Viaduct model seriously flawed

LETTER

Boat ramp to close? Alain Jorian advises us last week that the small boat slipway should be relocated . . . one wonders, why? Expenditure in this location seems endless, with the exception of the public ramp’s wallowing floating pontoon that still remains derelict.

The “obvious” historic trailer parking spot from inception at the top of the ramp has been taken, by means still yet to be fully justified. Then cruise ship patrons have their own allocated three-metre wide walk space granted, at the further expense of safe vehicle and trailer manoeuvring. The new “dedicated trailer parks” are narrower and shorter than those previous, relocated and halved as was first published from 22 to 11, yet . . . they are all also cunningly counted as 46 “parking spaces” to make those numbers look good on paper in the bigger picture.

The goal was to make this look like Auckland’s Viaduct Harbour. The PowerPoint presentation to the council had the Viaduct as the opening slides.

And by chance, the Viaduct has no public ramp!

We get told it is about pedestrian safety etc etc, as is the Viaduct, but . . . the inner harbour is a “small boat harbour” with a public ramp, necessitating cars and trailers, and a small marina necessitating associated car parking. Pier 1 lacks even a loading zone! All berth holders’ parking at Lone Star . . . gone.

So, using the Viaduct Harbour as a model is seriously flawed.

We still wait on the hearings so the District Plan “Inner Harbour Car Parking” can be met — known about since inception, but only reported some 18 months ago!

Based on this, just what is the long-term plan here? Keep joining the dots with this trend and it seems the next to go might be the ramp itself? Perhaps the reason the partially-submerged pontoon has seen no replacement? And the reason the one for the other side of the ramp never happened? Why throw money away on that if it was earmarked for closure?

This would be a prime spot for a new building site for tourism, or a similar development to mimic the Viaduct . . .

Peter Millar

Boat ramp to close? Alain Jorian advises us last week that the small boat slipway should be relocated . . . one wonders, why? Expenditure in this location seems endless, with the exception of the public ramp’s wallowing floating pontoon that still remains derelict.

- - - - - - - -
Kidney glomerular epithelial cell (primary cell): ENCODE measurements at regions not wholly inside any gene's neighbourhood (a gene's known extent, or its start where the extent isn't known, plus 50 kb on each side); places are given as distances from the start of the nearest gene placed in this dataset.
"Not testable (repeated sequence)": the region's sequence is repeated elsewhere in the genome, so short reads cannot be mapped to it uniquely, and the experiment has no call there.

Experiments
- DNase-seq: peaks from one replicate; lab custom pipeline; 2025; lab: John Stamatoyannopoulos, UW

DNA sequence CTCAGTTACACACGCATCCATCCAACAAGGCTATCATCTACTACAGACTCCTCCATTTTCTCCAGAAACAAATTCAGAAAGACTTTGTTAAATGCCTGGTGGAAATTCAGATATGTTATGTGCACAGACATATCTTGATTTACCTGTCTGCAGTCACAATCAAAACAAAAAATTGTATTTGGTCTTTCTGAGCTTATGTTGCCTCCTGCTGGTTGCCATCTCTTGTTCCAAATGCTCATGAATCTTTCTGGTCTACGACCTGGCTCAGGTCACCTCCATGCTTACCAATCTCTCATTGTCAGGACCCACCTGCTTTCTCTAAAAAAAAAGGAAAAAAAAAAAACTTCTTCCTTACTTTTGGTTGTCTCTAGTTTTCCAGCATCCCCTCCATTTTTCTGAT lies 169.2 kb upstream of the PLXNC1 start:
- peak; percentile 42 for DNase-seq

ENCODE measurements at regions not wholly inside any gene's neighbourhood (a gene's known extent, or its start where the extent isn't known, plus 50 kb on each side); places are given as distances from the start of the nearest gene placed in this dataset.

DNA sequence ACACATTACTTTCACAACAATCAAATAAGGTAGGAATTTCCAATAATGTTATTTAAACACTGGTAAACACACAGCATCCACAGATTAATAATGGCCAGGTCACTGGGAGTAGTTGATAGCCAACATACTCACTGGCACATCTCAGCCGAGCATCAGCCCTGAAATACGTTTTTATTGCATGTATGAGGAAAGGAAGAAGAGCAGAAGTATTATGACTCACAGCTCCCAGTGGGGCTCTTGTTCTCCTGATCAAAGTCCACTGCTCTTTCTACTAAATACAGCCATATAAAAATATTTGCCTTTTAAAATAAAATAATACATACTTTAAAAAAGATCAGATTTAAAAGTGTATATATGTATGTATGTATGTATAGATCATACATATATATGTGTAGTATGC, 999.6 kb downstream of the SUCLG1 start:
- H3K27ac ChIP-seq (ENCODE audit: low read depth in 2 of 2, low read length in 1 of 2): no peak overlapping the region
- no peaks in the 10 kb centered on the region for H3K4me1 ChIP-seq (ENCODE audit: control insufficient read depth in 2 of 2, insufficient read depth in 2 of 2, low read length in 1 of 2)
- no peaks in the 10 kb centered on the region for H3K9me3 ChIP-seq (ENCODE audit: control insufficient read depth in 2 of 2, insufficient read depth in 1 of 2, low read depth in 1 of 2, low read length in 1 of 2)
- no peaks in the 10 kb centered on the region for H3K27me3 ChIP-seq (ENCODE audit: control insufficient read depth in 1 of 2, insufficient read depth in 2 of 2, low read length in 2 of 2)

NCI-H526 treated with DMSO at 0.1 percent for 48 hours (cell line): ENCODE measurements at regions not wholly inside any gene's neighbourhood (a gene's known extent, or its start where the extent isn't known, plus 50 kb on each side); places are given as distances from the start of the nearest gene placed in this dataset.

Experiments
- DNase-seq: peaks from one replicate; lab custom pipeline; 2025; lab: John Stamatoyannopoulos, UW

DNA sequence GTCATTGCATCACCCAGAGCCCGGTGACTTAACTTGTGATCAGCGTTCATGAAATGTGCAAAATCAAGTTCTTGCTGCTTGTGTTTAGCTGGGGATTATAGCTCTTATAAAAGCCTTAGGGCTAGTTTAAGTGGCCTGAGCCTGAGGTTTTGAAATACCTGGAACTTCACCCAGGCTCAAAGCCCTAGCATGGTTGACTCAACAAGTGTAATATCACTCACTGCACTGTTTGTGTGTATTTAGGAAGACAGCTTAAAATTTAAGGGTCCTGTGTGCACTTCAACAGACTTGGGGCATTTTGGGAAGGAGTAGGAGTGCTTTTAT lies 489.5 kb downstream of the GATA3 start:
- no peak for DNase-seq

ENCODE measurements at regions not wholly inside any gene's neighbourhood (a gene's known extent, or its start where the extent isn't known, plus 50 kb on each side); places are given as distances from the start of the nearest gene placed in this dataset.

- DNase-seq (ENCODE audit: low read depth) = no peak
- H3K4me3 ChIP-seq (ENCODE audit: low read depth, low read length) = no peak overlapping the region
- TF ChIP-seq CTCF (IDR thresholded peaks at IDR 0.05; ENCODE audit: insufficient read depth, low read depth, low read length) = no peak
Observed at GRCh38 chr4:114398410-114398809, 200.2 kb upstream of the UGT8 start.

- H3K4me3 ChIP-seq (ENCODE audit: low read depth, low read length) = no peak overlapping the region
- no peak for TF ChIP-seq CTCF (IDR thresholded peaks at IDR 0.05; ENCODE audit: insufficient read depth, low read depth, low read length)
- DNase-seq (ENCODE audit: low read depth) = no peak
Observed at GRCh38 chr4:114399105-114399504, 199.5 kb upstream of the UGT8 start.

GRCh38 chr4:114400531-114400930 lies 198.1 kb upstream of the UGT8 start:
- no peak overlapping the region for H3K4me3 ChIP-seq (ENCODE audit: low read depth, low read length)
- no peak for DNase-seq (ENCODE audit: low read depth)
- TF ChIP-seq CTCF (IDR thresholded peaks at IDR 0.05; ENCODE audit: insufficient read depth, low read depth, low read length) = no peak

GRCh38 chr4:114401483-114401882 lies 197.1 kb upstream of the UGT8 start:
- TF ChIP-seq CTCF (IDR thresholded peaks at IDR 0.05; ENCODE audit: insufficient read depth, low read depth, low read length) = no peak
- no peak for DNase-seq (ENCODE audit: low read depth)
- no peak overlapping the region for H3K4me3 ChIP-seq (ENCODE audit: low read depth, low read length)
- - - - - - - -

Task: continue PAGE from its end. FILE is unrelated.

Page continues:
The “obvious” historic trailer parking spot from inception at the top of the ramp has been taken, by means still yet to be fully justified. Then cruise ship patrons have their own allocated three-metre wide walk space granted, at the further expense of safe vehicle and trailer manoeuvring. The new “dedicated trailer parks” are narrower and shorter than those previous, relocated and halved as was first published from 22 to 11, yet . . . they are all also cunningly counted as 46 “parking spaces” to make those numbers look good on paper in the bigger picture.

The goal was to make this look like Auckland’s Viaduct Harbour. The PowerPoint presentation to the council had the Viaduct as the opening slides.

And by chance, the Viaduct has no public ramp!

We get told it is about pedestrian safety etc etc, as is the Viaduct, but . . . the inner harbour is a “small boat harbour” with a public ramp, necessitating cars and trailers, and a small marina necessitating associated car parking. Pier 1 lacks even a loading zone! All berth holders’ parking at Lone Star . . . gone.

So, using the Viaduct Harbour as a model is seriously flawed.

We still wait on the hearings so the District Plan “Inner Harbour Car Parking” can be met — known about since inception, but only reported some 18 months ago!

Based on this, just what is the long-term plan here? Keep joining the dots with this trend and it seems the next to go might be the ramp itself? Perhaps the reason the partially-submerged pontoon has seen no replacement? And the reason the one for the other side of the ramp never happened? Why throw money away on that if it was earmarked for closure?

This would be a prime spot for a new building site for tourism, or a similar development to mimic the Viaduct . . .

Peter Millar

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winston moreton - 7 months ago
Mr Millar says in his insightful letter today "(The small boat launching area) would be a prime spot for a new building site for tourism, or a similar development to mimic the (Auckland) Viaduct." And he is right. With the huge internal growth of ECT and millions of dollars (of electricity consumers' trust funds) to spend on what takes their fancy, it follows that a wonderful new edifice and car park will be erected in place of the nuisance called the Small Boat Slipway. It also explains why the Grey Street Tourism Depot at the Inter City Bus Station will not receive a cent. ECT and Eastland Group do not travel by bus.

Silk purse, Sow's ear? - 7 months ago
2-0 tonight Mr Moreton, well done.

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